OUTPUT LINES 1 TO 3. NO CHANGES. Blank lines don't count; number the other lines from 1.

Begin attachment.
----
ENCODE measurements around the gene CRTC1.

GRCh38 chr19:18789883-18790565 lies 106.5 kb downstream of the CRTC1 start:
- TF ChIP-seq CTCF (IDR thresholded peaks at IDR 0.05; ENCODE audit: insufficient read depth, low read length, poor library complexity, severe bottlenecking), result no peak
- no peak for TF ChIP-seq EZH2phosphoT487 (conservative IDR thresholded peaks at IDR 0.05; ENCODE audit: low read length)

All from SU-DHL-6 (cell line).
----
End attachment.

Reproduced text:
ENCODE measurements around the gene CRTC1.

GRCh38 chr19:18789883-18790565 lies 106.5 kb downstream of the CRTC1 start:
- TF ChIP-seq CTCF (IDR thresholded peaks at IDR 0.05; ENCODE audit: insufficient read depth, low read length, poor library complexity, severe bottlenecking), result no peak